As my fledgling blog may have suggested, I’m a big fan of Arrow Video. They have gained a worldwide reputation for releasing fantastic editions of otherwise near-impossible to find obscure horror, video nasties and other forgotten gems, all complete with hours of exclusive, in-depth features on the making or the wider impact of these films. There are a number of other labels with similar reputations based in the UK (BFI, Masters of Cinema, Shameless Entertainment, etc) that altogether make this country a great base for fans around the world to get hold of these films in the highest quality possible, without having to resort to buying poorly transferred, cheaply made releases or piracy.
One of Arrow’s most popular recent releases; The Texas Chainsaw Massacre 2
These filled-to-the-brim releases are possible because the BBFC exempts documentaries from being classified; thus it is usually only the films themselves that need to be examined by them on their by-the-minute fees which, as you can see on their fees calculator, means a 90 minute film costs £615+ VAT. Meanwhile, various pop acts have been making naughty music videos and performing on TV wearing less clothes than seems appropriate for the British climate. These seemingly innocuous events have summoned Mary Whitehouse from the grave who has instructed the Department of Culture, Media & Sport that these antics are going to ruin the lives of the children of the country, and also that parents are physically incapable of turning the channel if their fragile-minded cherubs are in the room. Therefore, the only suitable option that remains is to change the legislation allowing this disgusting material to be distributed without censorship; that the BBFC’s government-supplied regulations must now apply to material classified as ‘documentary’.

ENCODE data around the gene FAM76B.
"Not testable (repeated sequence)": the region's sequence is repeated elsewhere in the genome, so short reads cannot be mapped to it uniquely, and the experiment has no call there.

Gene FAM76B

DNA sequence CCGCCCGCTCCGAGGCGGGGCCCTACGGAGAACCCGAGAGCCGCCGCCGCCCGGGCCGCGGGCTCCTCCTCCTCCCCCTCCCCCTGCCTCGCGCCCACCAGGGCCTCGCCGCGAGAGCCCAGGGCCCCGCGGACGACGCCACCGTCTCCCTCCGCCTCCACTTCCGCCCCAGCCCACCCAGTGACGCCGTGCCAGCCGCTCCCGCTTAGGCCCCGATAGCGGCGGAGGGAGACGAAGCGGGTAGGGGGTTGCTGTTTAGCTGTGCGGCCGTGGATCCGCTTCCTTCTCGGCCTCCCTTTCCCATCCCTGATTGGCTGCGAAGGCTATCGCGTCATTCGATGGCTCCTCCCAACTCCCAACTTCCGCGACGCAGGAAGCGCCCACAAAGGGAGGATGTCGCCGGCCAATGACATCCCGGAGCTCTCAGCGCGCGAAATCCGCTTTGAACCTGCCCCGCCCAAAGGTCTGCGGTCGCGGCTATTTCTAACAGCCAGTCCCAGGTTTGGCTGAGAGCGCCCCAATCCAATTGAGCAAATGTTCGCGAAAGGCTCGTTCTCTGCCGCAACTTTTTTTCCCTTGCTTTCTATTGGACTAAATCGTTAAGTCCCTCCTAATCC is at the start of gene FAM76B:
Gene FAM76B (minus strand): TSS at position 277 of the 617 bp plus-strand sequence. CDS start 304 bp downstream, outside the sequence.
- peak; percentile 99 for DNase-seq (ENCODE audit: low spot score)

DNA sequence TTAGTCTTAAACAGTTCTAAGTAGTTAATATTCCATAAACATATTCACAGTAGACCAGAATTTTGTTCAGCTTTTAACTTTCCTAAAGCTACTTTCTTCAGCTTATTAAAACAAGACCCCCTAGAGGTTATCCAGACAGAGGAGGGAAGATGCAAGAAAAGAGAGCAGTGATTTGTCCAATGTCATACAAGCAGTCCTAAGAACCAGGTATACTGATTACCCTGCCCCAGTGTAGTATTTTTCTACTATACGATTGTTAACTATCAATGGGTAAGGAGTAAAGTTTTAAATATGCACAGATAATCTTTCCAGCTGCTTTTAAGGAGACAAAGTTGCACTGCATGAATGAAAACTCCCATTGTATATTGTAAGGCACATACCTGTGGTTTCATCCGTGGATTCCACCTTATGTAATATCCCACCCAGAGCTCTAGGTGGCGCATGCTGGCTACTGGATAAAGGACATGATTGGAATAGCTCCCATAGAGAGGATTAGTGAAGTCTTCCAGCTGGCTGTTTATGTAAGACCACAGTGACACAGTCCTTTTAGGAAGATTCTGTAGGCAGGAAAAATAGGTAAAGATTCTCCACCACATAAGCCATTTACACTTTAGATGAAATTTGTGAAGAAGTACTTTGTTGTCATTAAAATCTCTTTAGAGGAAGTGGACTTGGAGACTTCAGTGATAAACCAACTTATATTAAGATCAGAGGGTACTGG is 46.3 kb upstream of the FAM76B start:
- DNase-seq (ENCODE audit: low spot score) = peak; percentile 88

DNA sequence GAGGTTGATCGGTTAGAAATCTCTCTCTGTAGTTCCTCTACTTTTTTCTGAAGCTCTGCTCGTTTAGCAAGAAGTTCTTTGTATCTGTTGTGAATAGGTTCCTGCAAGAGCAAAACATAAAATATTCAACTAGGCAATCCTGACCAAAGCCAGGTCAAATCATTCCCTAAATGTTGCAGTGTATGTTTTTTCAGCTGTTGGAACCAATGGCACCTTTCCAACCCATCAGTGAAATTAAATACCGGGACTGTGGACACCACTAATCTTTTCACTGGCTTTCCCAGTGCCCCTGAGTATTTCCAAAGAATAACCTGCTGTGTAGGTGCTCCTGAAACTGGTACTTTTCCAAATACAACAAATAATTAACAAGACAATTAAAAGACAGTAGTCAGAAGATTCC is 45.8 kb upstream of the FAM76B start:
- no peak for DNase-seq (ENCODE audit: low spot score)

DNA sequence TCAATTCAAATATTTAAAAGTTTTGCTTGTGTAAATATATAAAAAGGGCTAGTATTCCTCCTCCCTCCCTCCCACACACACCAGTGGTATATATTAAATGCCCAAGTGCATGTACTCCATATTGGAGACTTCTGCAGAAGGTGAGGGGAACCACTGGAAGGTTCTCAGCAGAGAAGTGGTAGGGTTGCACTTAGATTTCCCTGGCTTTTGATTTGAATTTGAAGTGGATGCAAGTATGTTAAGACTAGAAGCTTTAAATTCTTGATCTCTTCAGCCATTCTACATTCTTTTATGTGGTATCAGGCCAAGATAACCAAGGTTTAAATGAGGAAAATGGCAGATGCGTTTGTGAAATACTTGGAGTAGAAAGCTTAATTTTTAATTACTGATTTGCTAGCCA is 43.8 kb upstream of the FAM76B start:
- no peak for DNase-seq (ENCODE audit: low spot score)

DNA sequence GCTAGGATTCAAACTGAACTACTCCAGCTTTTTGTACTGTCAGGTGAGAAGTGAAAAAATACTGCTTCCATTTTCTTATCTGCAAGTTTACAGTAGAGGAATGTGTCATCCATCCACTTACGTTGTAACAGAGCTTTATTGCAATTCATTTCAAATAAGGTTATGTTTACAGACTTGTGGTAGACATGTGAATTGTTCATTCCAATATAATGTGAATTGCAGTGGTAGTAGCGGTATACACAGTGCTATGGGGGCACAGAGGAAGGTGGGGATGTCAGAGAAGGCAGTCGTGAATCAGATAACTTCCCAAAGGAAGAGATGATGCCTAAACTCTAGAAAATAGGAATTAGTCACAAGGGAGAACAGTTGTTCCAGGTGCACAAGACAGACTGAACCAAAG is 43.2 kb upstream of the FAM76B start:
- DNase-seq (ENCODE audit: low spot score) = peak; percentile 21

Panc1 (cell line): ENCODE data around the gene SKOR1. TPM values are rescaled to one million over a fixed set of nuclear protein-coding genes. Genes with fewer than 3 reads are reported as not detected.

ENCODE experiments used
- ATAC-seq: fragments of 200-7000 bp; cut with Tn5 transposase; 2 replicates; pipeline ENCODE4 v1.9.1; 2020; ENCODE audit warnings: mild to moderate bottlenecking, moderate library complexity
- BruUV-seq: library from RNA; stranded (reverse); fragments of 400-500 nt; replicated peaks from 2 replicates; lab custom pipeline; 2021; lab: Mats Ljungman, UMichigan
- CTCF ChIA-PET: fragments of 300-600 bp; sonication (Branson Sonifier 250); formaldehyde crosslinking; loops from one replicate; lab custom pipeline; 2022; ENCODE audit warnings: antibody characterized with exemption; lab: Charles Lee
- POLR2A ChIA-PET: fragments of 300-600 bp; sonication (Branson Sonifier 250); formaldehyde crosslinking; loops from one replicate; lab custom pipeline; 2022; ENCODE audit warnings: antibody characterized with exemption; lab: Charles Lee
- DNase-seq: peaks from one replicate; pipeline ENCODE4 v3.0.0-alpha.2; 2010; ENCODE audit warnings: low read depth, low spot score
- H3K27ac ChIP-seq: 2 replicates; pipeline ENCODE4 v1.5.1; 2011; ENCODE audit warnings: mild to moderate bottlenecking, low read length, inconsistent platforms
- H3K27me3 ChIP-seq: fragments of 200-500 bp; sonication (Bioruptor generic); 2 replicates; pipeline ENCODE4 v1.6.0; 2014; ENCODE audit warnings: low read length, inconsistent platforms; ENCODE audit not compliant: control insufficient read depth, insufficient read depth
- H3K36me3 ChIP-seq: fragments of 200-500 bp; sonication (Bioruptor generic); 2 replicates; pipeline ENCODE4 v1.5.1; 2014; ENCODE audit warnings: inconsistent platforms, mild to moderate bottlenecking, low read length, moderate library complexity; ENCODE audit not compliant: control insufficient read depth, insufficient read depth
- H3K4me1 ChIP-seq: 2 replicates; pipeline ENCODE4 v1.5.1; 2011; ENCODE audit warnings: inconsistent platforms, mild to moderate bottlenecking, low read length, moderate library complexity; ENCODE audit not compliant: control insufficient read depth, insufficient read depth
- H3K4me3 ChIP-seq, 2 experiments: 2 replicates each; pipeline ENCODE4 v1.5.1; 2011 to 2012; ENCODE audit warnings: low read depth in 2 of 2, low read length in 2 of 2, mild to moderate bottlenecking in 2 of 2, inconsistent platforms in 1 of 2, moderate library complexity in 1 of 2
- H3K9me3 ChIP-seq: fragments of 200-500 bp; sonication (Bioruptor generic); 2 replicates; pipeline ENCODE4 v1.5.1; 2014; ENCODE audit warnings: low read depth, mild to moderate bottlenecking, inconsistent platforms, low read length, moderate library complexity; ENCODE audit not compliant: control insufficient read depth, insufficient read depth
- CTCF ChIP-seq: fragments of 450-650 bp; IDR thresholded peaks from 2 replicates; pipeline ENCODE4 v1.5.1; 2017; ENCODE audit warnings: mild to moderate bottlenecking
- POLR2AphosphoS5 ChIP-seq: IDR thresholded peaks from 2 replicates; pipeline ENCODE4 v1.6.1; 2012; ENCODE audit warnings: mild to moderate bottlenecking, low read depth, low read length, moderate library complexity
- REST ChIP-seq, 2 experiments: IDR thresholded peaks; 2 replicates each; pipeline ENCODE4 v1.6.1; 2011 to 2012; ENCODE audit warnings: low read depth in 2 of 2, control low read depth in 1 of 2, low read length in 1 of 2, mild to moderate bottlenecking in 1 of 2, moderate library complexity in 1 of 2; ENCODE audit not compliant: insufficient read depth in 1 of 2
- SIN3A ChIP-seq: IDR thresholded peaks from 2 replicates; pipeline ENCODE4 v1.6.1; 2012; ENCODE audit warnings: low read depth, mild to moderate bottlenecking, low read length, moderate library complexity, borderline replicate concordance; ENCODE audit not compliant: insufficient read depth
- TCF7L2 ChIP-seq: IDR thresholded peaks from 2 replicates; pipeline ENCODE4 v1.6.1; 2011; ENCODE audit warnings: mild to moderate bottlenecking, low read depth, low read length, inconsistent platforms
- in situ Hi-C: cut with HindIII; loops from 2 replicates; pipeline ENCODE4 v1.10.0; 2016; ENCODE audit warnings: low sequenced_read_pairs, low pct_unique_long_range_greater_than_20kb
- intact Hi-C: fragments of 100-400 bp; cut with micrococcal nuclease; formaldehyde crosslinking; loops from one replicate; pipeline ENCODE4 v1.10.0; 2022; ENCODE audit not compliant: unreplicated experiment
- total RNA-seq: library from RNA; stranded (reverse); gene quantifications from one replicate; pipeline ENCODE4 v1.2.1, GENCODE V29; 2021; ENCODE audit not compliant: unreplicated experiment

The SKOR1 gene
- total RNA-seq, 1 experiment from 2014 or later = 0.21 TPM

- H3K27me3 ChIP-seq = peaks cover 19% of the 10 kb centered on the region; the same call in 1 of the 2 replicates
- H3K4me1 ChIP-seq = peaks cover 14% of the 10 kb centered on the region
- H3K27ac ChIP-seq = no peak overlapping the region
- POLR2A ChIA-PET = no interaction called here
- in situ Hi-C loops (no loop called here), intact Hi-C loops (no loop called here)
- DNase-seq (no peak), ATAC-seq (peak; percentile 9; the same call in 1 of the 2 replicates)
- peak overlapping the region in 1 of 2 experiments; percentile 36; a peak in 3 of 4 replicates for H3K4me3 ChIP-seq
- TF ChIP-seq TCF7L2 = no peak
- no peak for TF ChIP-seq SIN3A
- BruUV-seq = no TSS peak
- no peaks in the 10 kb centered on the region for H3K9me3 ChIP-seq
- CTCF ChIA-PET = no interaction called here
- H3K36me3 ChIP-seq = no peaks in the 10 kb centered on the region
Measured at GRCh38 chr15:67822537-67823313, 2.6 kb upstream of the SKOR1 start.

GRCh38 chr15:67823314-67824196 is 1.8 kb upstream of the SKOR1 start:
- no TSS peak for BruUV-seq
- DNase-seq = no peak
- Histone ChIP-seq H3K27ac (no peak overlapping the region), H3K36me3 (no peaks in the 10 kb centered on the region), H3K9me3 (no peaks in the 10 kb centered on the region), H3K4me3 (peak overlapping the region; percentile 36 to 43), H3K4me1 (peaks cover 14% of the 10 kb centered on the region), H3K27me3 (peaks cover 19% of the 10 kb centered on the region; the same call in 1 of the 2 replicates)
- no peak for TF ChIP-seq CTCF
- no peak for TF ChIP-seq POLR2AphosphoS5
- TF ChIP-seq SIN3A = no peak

Literally the devil*
Back to the original point, this new legislation will mean that the likes of Arrow Video will have to submit and pay for classification of every one of the extra features, tallying up a bill probably 3 or more times that of the current guidelines. The much-publicised example comes from Nucleus Films who released an incredible 3 DVD set of Jake West’s equally brilliant documentary Video Nasties: The Definite Guide. Containing original trailers for every ‘Video Nasty’, these alone were submitted & classified as an 18 by the BBFC, but the hours of documentary content all passed as exempt. Under the new regulations, Nucleus Films’ Marc Morris has explicitly stated that they couldn’t re-release this set as the classification would cost them around £7,000. These specialist labels don’t work on great profit margins, so multiplying their classification costs in this way will mean they may find themselves left with three options;
1) Close the doors and give up.
2) Massively increase the price of the packages and probably go out of business when no-one buys them.
3) Forego the extra features that made them famous in the first place.
Meanwhile, the TV shows and pop artists this change is supposed to be clamping down on will continue their risqué broadcasts because the incurred fees will be a drop in the ocean for the companies involved, and I personally think there are barely any performances or videos that would warrant more than a 12A, probably rarely above a PG, meaning they ultimately wouldn’t be restricted at all. I don’t think that these labels are being directly targeted, more being completely ignored and so accidentally crushed by the clomping boots of the department that ought to be championing them for making the UK such a force in the independent home video scene.
Naturally this article has a point. There’s a formal petition online to add your name to the fast-growing list of people who disagree with these changes. I really think it is trying to fix an issue with the music and TV industries that doesn’t actually exist, not fixing it anyway, and causing massive repercussions to the home video industry in the process.
*Disclaimer: I actually like Lady Gaga for the record